Product: Robot: Locomotion
unmanned underwater unit   (+1)  [vote for, against]
True Fish Motion in Unmanned Underwater Unit

If you embedded permanent magnets in a silicone fish shape along both lateral lines near the surface, and added two rows of independently-controlled electromagnets along either side of the ‘spine,’ matched to the permanent magnets, would a small electric charge to a specific electromagnet cause a deformation in the silicone that could be translated to movement? If the effect is real, could progressive waves of impulses result in a true fish motion, not only a swashing of the tail, which is most common and only allows slow movement and which cannot reproduce the speed of the mackerel or dorado.

With a cast silicone body incorporating a permanently embedded battery, magnets, wires, and electromagnets, a waterproof seal is achieved between the body and the removeable head, where the brains and connections are. With voids cast in the silicone the bending of the body is made easier. A ‘spine’ stiffener is run down most of the length of the body.

Slow swimming with the tail swash can be done by using only the aft actuators, but the beauty of the idea is that extremely fast, true fish-like motion is possible, as well as the whole range of speeds a fish exhibits. With the spine stiffener to provide resistance, fast, programmed impulses are sent down the length of the spine alternately, flexing along the whole length progressively and allowing the kind of speed you see from the ‘wriggling’ motion that replaces the swash when speed is necessary. You can see a mahi-mahi ‘shrug’ from a slow swashing to almost a vibratory state as they pick up speed. You can’t see the flexing when the animal is at full speed; it is very energy efficient after the initial effort is expended to get to speed. At some point the entire length is flexing very quickly like a bow, back and forth almost rigidly with no tail motion and just enough energy to maintain speed. There is a reason fish muscles extend the length of the body; they are meant to flex over their entire length as well as swash around at slow speed. This is the difference between goldfish motion and mahi-mahi motion.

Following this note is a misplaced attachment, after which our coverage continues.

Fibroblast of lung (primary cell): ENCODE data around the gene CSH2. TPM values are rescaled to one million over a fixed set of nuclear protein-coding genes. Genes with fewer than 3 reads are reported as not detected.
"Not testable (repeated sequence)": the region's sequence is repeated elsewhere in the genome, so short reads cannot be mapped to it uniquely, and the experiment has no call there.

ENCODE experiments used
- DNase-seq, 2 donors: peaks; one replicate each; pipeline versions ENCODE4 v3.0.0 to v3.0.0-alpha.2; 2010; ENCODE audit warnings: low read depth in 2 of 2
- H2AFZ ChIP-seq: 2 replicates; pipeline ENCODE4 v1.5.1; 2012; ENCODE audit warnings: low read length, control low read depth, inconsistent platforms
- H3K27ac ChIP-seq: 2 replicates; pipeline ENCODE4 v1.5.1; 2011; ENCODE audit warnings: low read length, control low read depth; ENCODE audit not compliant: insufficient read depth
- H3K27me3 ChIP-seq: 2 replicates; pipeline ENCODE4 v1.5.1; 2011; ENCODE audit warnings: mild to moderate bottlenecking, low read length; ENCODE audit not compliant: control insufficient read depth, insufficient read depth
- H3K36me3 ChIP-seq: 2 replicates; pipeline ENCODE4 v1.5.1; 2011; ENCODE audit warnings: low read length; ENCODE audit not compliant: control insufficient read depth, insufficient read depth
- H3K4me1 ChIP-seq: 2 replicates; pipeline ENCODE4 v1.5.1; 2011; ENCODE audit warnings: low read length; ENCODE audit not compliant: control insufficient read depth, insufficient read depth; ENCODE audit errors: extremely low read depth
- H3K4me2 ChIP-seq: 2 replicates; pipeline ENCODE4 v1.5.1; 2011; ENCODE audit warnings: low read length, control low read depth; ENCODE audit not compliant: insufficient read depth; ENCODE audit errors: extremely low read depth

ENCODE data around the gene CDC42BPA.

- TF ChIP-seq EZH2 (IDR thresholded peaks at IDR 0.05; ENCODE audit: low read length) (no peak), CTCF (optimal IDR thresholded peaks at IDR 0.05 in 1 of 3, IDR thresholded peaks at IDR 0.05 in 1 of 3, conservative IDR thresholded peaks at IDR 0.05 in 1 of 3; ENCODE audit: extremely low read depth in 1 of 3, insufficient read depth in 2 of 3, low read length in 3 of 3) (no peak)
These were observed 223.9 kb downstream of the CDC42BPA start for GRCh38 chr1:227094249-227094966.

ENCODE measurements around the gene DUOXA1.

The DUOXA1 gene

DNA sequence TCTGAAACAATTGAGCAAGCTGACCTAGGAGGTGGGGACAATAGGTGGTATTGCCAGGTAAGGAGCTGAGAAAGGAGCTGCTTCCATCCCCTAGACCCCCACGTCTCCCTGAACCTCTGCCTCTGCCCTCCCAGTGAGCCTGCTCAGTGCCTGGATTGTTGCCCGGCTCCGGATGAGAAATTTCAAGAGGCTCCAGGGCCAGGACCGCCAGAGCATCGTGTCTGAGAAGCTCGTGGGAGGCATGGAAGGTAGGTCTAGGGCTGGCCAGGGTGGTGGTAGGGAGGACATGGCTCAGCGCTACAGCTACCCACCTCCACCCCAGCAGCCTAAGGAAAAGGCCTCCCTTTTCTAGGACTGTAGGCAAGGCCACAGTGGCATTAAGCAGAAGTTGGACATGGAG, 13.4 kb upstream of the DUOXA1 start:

This idea has been rolling around my head and my studio for 15 years. Plenty of drawings but nothing you could throw against the wall. I am not an engineer or any kind of experimenter, but am assailed with ideas that rely on knowledge I don’t have now and will never have. My role seems to be “burr in the saddle” when it comes to instigating, but not actualizing these notions. Perfectly halfbaked, no?
-- minoradjustments, Dec 23 2023

Overlaps with other idea of yours? S_3aUFA_20Swimming_...ter_20Fish_20Analog
[a1, Dec 23 2023]

I thought of other ways to achieve this true fish motion, particularly artificial muscles that would run horizontally in sequences down the length of the body but I don’t think the response speed is sufficient at the power available. I used magnets to capitalize on the potential energy. Maybe current developments have overtaken my concept.
-- minoradjustments, Dec 23 2023

Paging Dr. [Fries] ...
-- pertinax, Dec 23 2023

Wouldn't mechanical linkages be more energy efficient and have faster response times?
-- pocmloc, Dec 23 2023

Yah. I’ve just been going over it again. I’ll delete the older one as it’s the root of redundancy.
-- minoradjustments, Dec 23 2023

random, halfbakery